The oil industry has been the cornerstone of the economy of the United States as well as its foreign policy, and now, the currency is threatening to weaken it. In the last few weeks, the US Energy Information Administration has filed some reports stating that the prices of benchmark crude oil fell to $70 per barrel for Brent and $67 for a barrel for West Texas Intermediate. These were priced at $80 and $75 respectively.
What is worrying is that these reports come just a few months after the predictions that the benchmark crude prices would soar in the upcoming year. But considering everything that is going on – President Donald Trump’s tariffs on certain goods as well as the rise of the dollar – this is going to slow down the oil industry on a global level.
And if we scratch under the surface, you get to see how tariffs are affecting the emerging markets. When Washington introduced steel and aluminum tariffs as well as duties on solar panels and washing machines, for instance, countries such as China, Turkey, and South Korea responded by devaluating their currencies, effectively making the exports less costly.
“Suppose you were exporting something for $100 before the tariffs, then President Trump says we’re going to put on a 25-percent tariff – if you devalue your currency by 20 percent, that brings you back to close to $100,” says Steven Kopits, president of Princeton Energy Advisors, a consulting firm. “So there’s a natural tendency that countries depreciate their currency to maintain the transactions.”
What we have as a result is the more expensive US dollar, by comparison. As we know, the crude oil is traded in dollars, which means that oil becomes costlier to import and that will lower the demand and slow down the countries that chose to devalue their currencies to counter Trump tariffs. This transfers to the economic slowdown for the global market and can backfire and affect the US economy as well.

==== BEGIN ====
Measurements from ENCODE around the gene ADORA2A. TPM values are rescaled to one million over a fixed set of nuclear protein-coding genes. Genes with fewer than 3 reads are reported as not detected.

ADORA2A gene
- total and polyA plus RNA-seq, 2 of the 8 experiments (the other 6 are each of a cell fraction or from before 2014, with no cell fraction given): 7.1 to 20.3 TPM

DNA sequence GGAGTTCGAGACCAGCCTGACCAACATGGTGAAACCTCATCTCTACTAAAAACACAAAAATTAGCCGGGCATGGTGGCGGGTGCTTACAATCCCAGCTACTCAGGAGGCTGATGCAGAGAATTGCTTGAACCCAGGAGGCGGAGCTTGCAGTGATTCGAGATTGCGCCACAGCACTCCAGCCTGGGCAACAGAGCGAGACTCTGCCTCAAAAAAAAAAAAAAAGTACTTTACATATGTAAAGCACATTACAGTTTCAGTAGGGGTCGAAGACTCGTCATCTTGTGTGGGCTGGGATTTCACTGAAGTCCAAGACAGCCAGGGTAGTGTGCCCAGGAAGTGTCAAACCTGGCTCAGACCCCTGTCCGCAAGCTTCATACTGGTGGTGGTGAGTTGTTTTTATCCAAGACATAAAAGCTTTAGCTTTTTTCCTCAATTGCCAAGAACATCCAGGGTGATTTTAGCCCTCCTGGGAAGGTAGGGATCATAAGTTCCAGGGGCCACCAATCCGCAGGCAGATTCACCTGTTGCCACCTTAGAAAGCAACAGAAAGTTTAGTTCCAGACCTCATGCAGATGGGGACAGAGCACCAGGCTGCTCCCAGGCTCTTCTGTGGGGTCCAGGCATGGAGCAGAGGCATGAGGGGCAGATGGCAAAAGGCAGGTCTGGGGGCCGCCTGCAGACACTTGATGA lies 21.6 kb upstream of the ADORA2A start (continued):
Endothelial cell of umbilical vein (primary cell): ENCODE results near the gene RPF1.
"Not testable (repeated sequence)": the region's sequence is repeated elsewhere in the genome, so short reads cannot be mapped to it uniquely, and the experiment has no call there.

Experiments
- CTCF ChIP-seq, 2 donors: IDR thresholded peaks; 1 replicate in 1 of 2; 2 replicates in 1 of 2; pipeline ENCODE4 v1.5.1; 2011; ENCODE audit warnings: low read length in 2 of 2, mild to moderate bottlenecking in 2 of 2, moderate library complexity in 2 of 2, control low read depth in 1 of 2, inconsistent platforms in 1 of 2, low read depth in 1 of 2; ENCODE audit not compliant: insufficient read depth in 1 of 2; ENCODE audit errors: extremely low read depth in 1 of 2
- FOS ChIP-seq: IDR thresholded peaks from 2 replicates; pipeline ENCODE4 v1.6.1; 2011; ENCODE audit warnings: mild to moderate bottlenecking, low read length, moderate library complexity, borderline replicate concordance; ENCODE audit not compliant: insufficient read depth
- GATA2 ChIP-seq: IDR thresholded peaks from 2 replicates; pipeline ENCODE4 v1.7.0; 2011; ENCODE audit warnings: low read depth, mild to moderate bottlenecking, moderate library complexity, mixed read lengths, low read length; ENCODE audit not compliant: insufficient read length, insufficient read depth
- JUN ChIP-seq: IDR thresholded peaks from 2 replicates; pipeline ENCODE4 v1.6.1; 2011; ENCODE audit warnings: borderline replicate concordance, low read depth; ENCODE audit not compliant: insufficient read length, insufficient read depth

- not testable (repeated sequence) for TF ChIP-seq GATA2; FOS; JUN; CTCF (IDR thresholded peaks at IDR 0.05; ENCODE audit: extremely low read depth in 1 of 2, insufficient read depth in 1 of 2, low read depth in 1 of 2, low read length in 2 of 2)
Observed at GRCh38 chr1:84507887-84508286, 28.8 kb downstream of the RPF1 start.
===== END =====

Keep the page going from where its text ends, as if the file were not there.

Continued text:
“This is one of those things where, can I go over and set my neighbor’s house on fire? Sure, you could. Does it mean that my house won’t burn down? Well it might not, but it could burn down your house, too,” Kopits says. “So if you set your neighbor’s house on fire, you probably have a problem.”
“The reaction within 60 minutes of this EIA release was wave after wave of selling,” Tom Kloza, head of global energy analysis at Oil Price Information Service, wrote after last week’s EIA analysis. “There have been several false ‘dive’ alarms sounded this summer, but this particular report may be the one that inflicts more lasting damage.”
Although the US stockpiles of crude oil have gone up, the oil used to keep the refineries that are running at a breakneck pace and crude exports are going down. “This is very bullish, as it suggests U.S. refiners anticipate strong refined product demand, either domestically or via exports,” Kopits says.
We have witnessed recent declines, but the oil prices are still on the highest points since the fall of 2014. According to Kloza, the EIA’s recent bulletins might seem “to cast plenty of doubt on crude oil and product prices headed into the final third of the year,” but they can “sometimes be taken too seriously.”
“I do believe the currency aspect of oil prices has been understated as of late,” Patrick DeHaan, head of petroleum analysis at GasBuddy.com, writes in an email. “As we prepare for the conclusion of the U.S. summer driving season, the largest seasonal consumption in the world, oil prices may remain under [downward] pressure for the early fall. I can’t think of a time in the past that such policy has played such a role in oil prices globally, and this doesn’t look like it will end soon as the U.S. lashes out against multiple trading partners, cutting into the strength of their currency, and leading the dollar to higher ground.”